Looking at some of the autoethnographies that students from dozens of sections are writing, I see some genuine mindfulness as well as some, well, less genuine efforts. This circumstance brings up a lot of unanswered questions for me. If students appear not to genuinely engage now, is there still the possibility of a benefit down the road? Is there still a value in asking students to “walk through” the assignment and go through the motions of reflective activities? For example, the WAW book includes a feature called “meta moments.” These “moments” are intended to encourage reflection and transfer, but it is entirely possible for students to simply make up quick answers to these prompts that are not meaningful, mindful, or particularly genuine. A teacher can’t really grade the level of engagement or mindfulness in a student’s response. [read more]

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Categories: Writing about Writing
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The Great Challenge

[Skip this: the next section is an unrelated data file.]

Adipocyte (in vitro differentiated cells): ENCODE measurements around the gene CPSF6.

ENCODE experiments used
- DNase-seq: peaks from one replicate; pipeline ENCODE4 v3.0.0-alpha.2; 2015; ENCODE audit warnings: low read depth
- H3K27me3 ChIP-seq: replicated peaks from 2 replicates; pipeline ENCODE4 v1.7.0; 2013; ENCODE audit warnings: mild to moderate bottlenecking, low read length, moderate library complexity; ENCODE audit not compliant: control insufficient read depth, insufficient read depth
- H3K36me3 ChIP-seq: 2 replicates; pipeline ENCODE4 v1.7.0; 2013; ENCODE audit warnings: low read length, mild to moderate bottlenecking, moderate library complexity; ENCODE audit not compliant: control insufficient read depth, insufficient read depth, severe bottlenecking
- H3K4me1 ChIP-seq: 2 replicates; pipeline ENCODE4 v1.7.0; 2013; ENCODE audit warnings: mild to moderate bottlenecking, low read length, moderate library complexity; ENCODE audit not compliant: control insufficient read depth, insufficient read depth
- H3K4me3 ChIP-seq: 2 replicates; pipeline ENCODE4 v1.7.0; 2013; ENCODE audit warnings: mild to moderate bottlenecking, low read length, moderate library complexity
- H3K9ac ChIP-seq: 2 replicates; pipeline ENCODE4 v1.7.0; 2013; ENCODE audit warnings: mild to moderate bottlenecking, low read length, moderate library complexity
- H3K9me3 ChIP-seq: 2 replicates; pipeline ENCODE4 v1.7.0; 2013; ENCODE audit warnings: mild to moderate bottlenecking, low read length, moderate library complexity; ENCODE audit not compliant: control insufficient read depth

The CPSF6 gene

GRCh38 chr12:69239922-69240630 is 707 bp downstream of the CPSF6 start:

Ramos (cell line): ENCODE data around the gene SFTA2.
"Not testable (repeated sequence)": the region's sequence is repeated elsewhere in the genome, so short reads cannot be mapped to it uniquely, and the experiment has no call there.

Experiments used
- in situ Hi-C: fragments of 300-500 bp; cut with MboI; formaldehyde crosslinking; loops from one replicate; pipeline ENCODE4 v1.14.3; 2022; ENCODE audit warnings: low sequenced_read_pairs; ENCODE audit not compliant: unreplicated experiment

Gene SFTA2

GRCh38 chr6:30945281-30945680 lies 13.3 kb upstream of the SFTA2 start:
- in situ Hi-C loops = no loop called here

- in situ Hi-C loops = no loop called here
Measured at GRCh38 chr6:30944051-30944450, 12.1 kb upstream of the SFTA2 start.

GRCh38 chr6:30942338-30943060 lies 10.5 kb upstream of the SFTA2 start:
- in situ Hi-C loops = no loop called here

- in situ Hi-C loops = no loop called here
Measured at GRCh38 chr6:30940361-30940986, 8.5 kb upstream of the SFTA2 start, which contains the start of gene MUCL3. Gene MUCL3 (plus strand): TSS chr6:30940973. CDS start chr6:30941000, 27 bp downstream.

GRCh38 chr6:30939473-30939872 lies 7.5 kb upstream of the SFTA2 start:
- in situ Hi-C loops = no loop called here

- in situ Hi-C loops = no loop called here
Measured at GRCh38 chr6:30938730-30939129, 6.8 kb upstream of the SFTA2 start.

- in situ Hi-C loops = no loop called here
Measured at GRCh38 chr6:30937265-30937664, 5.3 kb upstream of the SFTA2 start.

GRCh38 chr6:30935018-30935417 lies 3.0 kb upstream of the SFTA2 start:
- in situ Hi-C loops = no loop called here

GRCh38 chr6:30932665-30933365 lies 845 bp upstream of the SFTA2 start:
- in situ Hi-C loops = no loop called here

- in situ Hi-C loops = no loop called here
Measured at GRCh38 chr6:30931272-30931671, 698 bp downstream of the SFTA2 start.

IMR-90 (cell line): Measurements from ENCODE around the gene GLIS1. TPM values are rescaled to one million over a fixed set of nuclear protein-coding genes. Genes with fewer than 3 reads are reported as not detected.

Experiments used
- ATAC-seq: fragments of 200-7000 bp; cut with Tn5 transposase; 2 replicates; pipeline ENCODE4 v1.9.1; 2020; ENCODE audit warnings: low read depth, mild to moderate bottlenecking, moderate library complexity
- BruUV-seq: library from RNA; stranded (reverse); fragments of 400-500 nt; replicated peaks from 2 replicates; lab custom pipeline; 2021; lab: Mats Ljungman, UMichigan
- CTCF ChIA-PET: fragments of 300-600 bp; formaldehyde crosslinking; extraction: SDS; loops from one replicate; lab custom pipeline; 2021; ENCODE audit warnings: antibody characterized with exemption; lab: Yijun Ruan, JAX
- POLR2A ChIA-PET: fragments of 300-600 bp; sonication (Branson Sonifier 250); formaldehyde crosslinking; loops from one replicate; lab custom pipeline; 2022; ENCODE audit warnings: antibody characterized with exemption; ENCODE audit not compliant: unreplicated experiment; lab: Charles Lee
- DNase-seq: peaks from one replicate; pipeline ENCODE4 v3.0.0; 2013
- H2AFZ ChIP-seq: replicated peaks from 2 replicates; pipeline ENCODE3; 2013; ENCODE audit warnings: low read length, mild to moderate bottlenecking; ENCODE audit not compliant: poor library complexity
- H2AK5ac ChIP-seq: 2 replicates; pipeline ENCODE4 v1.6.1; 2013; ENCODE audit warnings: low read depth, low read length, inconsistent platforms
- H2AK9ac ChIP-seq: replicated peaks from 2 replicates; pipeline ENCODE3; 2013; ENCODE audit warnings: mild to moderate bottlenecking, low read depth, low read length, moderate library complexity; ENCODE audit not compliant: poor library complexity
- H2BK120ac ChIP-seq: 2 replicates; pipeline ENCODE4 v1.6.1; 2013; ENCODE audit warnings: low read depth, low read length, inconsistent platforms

posted: 12.22.10 by Barclay Barrios

The assignment sequences in our program follow a general pattern: the first paper works with one author, the second paper with two, the third paper with three, and the fourth paper with two. That third paper is always a challenge for students—they just start to figure out how to work with two texts and suddenly we’re asking them to work with three. But I think it’s an important challenge. In asking students to work with three authors we give them a first glimpse of how knowledge is produced throughout the academy. As they move into their majors and disciplines they will often be asked to work with multiple sources; this third paper assignment gives them early practice with those skills.

We also try to broaden the scope of this assignment to move beyond the texts of the classroom and back into the world in which we live. What does such an assignment look like? Well, here’s the one we came up with this past fall:

HIV/AIDS continues to be a global epidemic. In “AIDS, Inc.” Helen Epstein examines HIV/AIDS prevention programs in Africa, finding that not only are conversations about the disease important but that certain kinds of conversations are particularly essential. To what extent can her insights be used to help in the fight against HIV/AIDS and other sexually transmitted diseases here in the United States? Using all three essays we’ve read so far, write a paper in which you propose strategies for halting the spread of HIV/AIDS and other sexually transmitted diseases in the United States and across the globe. [read more]

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Categories: Working with Sources, Writing Process